“The tourism industry has sold alcohol [to non-Muslims] for a long time,” he explained. “But it is a concern to open bars in [wider Maldivian] society. Maldivians do not want to have bars near schools and mosques.”

Financial impact

The loss of potential liquor revenues drew speculation that the Holiday Inn would suffer financially.

Melzer said today that in his experience of managing the hotel for five months, “it has not affected us. We have very imaginative beverage menus that have been very successful, and there has not been a negative impact.”

The hotel was not in direct competition with the bar-equipped Hulhule Island Hotel (HIH), he said: “The main target of the hotel is corporate business and government travellers, and to a lesser extent the international wholesale market – particularly South Korea and Japan.”

The base business of the hotel was showing “very good progress” he said, with the main attraction “the high quality interior design, which is very luxurious and well received by international travellers from SE Asia and the Middle East. Another attraction is definitely the rooftop restaurant with its magnificent views and innovative dining concept.”

He acknowledged that one of the hotel’s key challenges “was attracting and retaining the right talent.”

“One of my areas of emphasis has been to localise positions,” he said, “but generally in the Maldives it is hard to attract local talent.”

Shangri-La, which already runs an upmarket resort property in Addu Atoll, has yet to announce its intentions for the rebranded hotel.

Correction: An earlier version of this article incorrectly stated that the Holiday Inn property was being sold together with the business. The property itself will remain with the present owner of the premises.


14 thoughts on “Sale of Holiday Inn to be completed in November”

  1. It has not affected us?!?! What lies. This general manager is just scared of causing more political controversy around the hotel. Of course it affected you! That's why all this is happening. Because the government is not sincere about devolving power/ resources to the people!!!

    Silly silly people. Adhaalath need to be demolished before it destroyed our country!

  2. We need a life for our youth, hang outs, places to go and mix, everything that builds a healthy society. We do not need to fear and there will be more control of crimes and accessibility of those who succumb to "crimes" if we can have a society that mixes.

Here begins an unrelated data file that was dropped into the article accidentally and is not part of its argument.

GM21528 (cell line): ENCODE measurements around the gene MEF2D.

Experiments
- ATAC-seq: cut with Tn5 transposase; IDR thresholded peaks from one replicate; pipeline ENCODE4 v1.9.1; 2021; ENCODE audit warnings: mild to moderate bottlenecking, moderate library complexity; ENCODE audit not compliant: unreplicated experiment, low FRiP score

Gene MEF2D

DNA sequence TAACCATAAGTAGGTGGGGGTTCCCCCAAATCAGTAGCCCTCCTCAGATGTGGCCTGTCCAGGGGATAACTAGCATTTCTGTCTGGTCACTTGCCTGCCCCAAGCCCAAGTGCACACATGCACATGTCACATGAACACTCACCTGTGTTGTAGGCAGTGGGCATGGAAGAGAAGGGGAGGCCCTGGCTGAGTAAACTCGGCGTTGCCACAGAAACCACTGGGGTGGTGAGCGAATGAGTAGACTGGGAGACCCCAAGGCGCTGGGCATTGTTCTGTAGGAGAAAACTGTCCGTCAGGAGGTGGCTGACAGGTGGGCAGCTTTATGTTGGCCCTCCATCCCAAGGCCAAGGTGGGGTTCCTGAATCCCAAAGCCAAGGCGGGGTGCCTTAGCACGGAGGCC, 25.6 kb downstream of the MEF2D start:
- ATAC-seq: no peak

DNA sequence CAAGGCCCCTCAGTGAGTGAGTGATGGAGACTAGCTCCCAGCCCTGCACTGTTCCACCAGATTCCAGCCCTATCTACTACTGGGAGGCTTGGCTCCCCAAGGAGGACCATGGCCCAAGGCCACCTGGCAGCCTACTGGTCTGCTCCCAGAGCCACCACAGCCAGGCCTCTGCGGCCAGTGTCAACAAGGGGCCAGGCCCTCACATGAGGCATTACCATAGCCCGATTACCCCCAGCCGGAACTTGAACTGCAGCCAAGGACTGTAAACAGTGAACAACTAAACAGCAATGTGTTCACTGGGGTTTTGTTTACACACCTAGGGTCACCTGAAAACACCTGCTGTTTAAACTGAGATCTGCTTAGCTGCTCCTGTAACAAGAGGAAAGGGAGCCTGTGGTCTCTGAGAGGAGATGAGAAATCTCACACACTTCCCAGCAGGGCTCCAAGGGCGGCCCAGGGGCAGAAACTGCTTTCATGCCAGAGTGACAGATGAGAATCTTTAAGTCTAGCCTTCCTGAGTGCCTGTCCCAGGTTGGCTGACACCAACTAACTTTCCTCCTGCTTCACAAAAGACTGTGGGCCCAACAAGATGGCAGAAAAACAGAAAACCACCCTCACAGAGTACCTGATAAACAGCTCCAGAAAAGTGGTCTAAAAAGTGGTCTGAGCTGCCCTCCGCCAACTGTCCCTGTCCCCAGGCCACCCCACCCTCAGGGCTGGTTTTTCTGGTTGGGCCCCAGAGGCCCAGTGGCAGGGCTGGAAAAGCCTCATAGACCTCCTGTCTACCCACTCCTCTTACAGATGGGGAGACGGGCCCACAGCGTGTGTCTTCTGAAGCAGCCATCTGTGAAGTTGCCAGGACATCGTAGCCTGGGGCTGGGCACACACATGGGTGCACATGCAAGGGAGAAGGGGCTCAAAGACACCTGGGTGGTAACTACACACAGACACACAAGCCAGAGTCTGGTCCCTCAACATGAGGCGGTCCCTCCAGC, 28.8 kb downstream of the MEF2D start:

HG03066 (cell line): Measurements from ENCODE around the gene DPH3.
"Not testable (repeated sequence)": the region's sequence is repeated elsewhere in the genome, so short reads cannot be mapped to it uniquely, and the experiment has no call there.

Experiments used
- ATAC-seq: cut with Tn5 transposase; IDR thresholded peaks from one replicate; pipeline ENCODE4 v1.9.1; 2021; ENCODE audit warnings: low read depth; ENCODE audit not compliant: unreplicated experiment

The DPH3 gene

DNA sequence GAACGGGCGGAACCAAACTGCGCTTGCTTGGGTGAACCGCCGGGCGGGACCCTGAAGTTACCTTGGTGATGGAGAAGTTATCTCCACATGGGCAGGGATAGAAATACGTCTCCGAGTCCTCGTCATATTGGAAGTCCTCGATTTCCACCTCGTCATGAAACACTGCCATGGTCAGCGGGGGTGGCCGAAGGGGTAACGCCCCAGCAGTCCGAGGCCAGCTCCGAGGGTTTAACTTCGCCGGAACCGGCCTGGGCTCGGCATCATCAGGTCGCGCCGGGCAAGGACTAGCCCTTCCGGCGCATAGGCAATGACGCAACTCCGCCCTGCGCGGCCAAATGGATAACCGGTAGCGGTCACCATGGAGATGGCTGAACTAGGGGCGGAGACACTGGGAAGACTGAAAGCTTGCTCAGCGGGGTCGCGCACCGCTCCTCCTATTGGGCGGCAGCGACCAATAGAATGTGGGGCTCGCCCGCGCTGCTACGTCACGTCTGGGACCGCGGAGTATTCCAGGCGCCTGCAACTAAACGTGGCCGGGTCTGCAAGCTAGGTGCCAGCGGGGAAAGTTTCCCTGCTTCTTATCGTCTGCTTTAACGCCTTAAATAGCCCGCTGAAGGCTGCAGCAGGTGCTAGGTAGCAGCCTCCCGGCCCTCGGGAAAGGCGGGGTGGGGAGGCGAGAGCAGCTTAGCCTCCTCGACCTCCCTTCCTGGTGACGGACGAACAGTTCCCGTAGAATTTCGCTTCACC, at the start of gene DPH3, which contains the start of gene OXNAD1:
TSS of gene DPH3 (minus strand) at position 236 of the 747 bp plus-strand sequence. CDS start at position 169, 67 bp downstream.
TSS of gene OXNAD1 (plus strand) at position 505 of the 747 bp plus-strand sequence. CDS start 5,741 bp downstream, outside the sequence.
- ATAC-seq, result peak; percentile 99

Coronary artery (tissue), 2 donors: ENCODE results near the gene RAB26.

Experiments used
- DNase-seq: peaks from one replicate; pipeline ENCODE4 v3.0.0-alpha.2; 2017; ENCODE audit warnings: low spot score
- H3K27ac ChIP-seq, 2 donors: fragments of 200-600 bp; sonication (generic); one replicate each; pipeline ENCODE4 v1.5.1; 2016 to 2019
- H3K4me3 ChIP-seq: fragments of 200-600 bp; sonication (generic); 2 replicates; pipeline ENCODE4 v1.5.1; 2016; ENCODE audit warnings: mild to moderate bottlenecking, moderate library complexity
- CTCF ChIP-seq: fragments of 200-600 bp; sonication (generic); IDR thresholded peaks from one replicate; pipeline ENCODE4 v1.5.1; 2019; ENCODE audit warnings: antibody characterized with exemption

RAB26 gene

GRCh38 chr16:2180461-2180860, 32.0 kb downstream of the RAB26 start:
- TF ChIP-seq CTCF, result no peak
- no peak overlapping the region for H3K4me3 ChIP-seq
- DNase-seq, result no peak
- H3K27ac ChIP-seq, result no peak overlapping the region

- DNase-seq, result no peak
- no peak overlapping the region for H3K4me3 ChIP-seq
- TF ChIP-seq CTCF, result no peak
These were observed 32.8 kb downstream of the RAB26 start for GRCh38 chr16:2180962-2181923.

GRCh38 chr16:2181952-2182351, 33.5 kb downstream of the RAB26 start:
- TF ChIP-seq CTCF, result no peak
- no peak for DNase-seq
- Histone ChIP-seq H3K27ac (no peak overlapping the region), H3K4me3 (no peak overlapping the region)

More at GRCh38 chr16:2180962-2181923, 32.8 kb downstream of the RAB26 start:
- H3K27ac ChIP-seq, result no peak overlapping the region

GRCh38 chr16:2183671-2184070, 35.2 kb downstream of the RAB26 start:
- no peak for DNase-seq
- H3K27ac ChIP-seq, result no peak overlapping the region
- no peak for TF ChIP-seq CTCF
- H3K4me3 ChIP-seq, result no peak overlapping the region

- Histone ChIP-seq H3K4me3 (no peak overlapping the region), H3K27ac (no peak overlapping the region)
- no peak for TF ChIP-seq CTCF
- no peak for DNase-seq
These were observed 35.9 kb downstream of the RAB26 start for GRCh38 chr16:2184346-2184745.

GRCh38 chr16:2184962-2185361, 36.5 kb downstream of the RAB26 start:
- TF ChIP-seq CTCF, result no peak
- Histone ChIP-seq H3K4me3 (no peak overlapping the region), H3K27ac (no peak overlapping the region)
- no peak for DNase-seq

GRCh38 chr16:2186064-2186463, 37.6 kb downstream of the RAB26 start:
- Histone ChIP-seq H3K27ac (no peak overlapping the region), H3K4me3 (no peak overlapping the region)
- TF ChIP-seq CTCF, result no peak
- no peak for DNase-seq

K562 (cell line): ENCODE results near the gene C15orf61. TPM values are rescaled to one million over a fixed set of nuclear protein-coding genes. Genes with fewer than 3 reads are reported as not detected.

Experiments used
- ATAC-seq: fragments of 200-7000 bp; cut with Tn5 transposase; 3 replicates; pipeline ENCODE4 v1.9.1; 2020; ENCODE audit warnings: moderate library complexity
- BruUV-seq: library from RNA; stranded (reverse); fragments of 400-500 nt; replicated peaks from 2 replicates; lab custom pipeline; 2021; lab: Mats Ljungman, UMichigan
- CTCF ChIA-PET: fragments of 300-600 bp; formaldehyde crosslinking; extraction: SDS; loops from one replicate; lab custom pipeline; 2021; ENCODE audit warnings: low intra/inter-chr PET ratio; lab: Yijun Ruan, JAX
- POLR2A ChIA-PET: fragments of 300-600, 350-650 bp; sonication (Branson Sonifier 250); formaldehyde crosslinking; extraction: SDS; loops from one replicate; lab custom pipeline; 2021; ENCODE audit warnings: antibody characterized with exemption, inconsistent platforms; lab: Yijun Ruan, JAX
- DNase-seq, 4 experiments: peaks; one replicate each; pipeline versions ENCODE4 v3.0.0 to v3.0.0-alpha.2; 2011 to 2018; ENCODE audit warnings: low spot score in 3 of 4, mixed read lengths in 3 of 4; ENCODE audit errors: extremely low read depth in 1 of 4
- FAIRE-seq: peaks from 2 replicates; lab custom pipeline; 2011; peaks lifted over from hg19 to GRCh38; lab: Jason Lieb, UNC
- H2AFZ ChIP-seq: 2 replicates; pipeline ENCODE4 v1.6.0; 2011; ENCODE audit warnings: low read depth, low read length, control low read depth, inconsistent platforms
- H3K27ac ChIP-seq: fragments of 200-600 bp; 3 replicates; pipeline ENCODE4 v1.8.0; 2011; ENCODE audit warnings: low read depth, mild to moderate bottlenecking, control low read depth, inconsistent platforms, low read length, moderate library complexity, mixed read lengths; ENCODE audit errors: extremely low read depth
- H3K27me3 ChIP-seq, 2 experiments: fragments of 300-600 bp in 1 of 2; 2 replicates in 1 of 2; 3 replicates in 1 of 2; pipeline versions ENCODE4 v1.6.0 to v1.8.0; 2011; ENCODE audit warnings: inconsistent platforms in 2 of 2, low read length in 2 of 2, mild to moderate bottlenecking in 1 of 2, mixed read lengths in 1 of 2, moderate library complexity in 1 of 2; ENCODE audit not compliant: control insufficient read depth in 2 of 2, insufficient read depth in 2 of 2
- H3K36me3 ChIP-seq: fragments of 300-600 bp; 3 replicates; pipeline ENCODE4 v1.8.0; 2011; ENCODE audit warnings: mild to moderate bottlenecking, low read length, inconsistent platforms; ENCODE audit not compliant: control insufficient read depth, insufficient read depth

Anni should stop trying to keep Adhalath and the Mullahs in grip by keeping them close...or keep them close but keep youth and the Maldivian people closer....In this way you have more control and say in what is going on...

    How narrow minded can Adalath and its followers be. Nasandhura had a bar for foreigners...No Maldivian went there to drink or were given drinks of alcohol.The more you try tp stop something (alcohol being drunk by Maldivians) the more is will happen. Take the black market trade away, you stop making people sin.

    Oh yes...that is a good argument. If an islamic woman's husband is having an affair, allow him to marry her as a second wife and sacrifice for love of heaven. If Maldivians are trading in secret, break the market by having bars for foreigners and then Maldivians will stop sinning and heaven waits for Adalath.

  3. not affected ??? how come. maybe for the hotel owner but what about the staffs loss coz alcohol ban that deprived us from an attractive service charge like other resorts and hotels in maldives. adhaalath should be abolished before maldives turns to hell.

  4. Amazing that HIH still retains an exclusivity on selling alcohol at vastly inflated prices - who benefits mostly from this mega profit centre?

  5. we should have a fresh seafood restaurant in new holiday inn, just serving good local produce from maldives.

  6. A very good business deal. Black money of a person who is a major player in embezzling millions of dollars in the biggest corruption case in Maldivian history becomes white. From where the funds originally came to form this partnership is a public secret. But returns from this sale will be part of his disclosed wealth. Long live Maldives!
    "The Gangsters Paradise"

  7. legalising alcohol

  8. @shaa
    not legalizing alcohol.

    Just let the foreigners have it through controlled official channels, stop giving business to a particular entity like HIH or even Holiday Inn, but even Nasandhura or Nalahiya and those who can manage it, let them have it and stop the black market trade that gives alcohol to Maldivians anyway....